Now that elections are over, can we go back to loving each other?

Last Updated: Fri, May 17, 2019 13:37 hrs

For a Kashmiri, it is extremely dangerous either to be a militant or a cop. One is seen to be anti-establishment, the other pro. Yet, there are many families that have both. I once had the chance to interview a Kashmiri cop who I asked: if you know a member of your family is part of the militancy and if they know you are a cop, how is it that both of you don’t shoot each other. He said such families follow some simple, unstated rules: we don’t rat on each other to our groups, we don’t talk politics with each other and we realise that just because we have different political views, it doesn’t mean we can’t have a meal with each other.

In a few days’, the largest, the strangest and the most divisive exercise in democracy ever i.e. India’s general elections 2019, would be over and we will know which coalition will come to power. But more important to millions of Indian houses divided on political lines, they will also come to know whether the husband will divorce the wife, whether the father and son will talk again, whether the two best friends till months ago will revive their friendship, whether buaji will add mamaji back into the family whatsapp group, whether the teacher will now stop targeting the student whose parents had expressed a different political view.

If you roamed around the country during the elections keeping your ears open, you’d have seen a nation divided, at war with itself, as if devouring itself from the inside like a cancer. Brother was after his sibling, daughters and mothers stopped talking, best friends broke up and I’ve also heard of couples heading for divorce for having opposing political views.

But here’s the catch. Elections, like politicians, will come and go. No matter how insufferable, we won’t have to suffer a said politicians forever. But the ones we have no choice about, is each other. When your mother needs blood transfusion, it is not the Prime Minister who will give his blood. The local politician will not pick up your toddler from school when you are late from work. You can’t have a ginger tea or chilled beer with the TV or mobile and reminisce about old times. When you’re depressed, it’s not your chief minister who’ll stay with you the night. When your father suffers a stroke while you’re out of town, it won’t be the perennially screaming party spokesperson who’ll drop him to the hospital.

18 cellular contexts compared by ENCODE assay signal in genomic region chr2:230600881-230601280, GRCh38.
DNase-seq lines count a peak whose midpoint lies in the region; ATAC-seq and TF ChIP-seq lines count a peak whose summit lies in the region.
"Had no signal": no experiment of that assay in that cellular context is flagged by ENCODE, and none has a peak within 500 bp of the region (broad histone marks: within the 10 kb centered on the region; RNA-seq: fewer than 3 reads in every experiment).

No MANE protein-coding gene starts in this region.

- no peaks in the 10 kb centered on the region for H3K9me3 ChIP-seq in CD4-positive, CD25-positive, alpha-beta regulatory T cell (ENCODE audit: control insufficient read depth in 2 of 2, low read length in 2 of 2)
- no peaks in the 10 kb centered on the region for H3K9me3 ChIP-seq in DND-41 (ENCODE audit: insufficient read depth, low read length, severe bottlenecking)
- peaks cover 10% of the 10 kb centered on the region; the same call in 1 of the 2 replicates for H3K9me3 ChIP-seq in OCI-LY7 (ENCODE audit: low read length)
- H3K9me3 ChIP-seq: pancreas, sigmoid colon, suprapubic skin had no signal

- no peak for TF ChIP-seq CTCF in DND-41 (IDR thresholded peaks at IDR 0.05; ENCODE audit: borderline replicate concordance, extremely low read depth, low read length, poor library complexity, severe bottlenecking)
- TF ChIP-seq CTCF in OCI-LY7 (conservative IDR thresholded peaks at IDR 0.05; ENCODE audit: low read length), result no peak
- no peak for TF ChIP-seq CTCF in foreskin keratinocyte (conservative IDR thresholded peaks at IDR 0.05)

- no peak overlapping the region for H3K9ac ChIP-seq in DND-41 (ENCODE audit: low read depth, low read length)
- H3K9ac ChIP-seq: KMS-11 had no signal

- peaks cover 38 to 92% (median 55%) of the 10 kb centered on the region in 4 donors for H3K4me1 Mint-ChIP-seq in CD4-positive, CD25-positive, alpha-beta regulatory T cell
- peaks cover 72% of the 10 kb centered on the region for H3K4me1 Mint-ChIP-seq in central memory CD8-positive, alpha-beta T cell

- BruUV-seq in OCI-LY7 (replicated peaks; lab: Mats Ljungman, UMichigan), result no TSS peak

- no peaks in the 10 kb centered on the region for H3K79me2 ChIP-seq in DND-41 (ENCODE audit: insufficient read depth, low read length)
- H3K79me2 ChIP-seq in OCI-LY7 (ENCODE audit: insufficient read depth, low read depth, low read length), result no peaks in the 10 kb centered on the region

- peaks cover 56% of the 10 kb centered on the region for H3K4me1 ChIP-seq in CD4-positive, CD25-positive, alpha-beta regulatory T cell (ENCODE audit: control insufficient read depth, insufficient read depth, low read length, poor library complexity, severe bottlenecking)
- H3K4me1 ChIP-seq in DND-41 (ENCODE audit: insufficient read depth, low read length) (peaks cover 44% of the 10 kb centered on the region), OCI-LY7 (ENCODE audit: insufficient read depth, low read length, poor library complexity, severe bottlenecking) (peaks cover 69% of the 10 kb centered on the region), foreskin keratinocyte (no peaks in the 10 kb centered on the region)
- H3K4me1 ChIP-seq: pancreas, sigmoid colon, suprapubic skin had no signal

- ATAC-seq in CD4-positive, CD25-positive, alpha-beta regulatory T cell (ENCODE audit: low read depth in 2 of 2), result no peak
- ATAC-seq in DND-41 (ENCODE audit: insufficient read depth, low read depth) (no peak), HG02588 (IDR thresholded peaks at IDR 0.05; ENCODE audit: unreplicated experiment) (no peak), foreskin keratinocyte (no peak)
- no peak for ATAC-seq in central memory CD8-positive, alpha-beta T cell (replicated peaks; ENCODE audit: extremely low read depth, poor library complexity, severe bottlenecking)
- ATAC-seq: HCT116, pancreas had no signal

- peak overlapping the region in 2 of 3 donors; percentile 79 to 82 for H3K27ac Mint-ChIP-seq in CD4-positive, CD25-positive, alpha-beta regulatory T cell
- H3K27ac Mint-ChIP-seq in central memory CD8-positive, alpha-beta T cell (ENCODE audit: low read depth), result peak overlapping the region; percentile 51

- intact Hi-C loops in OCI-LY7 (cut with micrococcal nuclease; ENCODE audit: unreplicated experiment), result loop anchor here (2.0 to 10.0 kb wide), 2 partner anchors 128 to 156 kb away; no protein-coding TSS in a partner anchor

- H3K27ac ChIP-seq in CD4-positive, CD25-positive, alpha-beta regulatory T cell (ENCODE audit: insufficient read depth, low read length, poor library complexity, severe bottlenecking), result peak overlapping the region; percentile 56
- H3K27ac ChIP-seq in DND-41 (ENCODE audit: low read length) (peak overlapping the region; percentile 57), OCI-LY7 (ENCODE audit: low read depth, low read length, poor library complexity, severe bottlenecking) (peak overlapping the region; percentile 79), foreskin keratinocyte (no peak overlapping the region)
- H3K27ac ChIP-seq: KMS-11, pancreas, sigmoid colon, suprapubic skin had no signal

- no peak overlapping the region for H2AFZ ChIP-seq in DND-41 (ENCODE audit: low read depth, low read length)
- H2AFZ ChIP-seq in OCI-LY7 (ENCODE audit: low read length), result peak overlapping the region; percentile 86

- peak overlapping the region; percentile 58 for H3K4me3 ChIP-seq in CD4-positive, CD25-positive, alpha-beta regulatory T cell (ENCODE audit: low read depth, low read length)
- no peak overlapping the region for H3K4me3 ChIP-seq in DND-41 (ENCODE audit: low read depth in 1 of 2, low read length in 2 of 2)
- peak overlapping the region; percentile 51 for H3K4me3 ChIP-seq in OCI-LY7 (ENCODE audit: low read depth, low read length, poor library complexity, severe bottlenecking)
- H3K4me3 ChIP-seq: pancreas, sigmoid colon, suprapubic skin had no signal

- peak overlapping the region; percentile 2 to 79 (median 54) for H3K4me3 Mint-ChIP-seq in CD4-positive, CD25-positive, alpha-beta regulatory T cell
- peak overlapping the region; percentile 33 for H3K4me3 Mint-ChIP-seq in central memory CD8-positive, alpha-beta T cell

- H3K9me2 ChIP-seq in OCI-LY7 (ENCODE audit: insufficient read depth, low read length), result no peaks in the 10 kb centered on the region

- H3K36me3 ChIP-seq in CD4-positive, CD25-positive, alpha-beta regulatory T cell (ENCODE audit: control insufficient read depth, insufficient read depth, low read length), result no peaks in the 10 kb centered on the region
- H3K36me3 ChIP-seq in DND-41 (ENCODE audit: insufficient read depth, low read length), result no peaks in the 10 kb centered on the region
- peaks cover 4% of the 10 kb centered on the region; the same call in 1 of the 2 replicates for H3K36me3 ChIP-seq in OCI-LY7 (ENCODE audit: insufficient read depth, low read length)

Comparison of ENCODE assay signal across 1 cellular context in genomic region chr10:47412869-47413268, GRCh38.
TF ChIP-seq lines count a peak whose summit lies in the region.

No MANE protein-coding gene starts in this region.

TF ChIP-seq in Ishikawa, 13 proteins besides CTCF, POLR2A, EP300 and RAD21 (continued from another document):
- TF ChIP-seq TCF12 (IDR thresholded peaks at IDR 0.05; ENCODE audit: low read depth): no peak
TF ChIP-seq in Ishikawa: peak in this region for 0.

No, it will be your friends, family, neighbours, strangers – the same people you called names, you fought with, swore never to talk again for disagreeing with you politically, who will do all these and more. And all of us know this. Yet, we allow politicians to instigate us, divide us. Why?

The issue I have realised, is that screen – TV, laptops, mobiles etc. make politicians, actors and news anchors seem closer to us than our own friends and family. We don’t listen to our near and dear ones as much as we listen to these bunch of self-aggrandising liars. Hence, these people who we’ve never met, seem closer and more relatable than our own friends and family. This, is an illusion that you must fight. Like on rear view mirrors, maybe TVs and mobiles should be sold with permanent safety warnings imprinted on their screens: ‘objects in this black mirror are way further than they appear’.

So here’s my request to you all: whosoever wins in a few days, please ensure all of us are not the losers. Please ensure that tolerance is the lowest ideal we strive for, the highest being love and understanding. Please remember that a nation is a living breathing entity, that a nation is foremost its people – and that every single one of them has the right to live under it – no matter what their political leanings, religion, caste, gender etc. Please remember that injustice to any single Indian anywhere is a threat to justice for every single one of us everywhere. Please remember that your parents, your siblings, your children, your friends, your colleagues and neighbour are more important than any politician sitting in Delhi or your state’s capital.

And most importantly, please remember that no matter which party comes to power, we will have growth and development in the nation only if we do one extremely simple thing – hold politicians accountable for every single day that they are in power. And no matter what our differences otherwise, this is one thing we must all unite towards.

But if all else fails, and we cannot get back to how we were with one another before this election, let us remember the simple rules of the Kashmiri cop: don’t snitch on each other, don’t talk politics with someone if you’ll lose your cool and just because you have different views on politics doesn’t mean you can’t share a meal.

Indeed, if you have different political views – that’s what you should do – share a tasty sumptuous meal.

(Satyen K. Bordoloi is a screenwriter, researcher, journalist based in Mumbai. He writes mostly on cinema and politics. He is currently writing a spec script on R&AWs 1971 exploits.)

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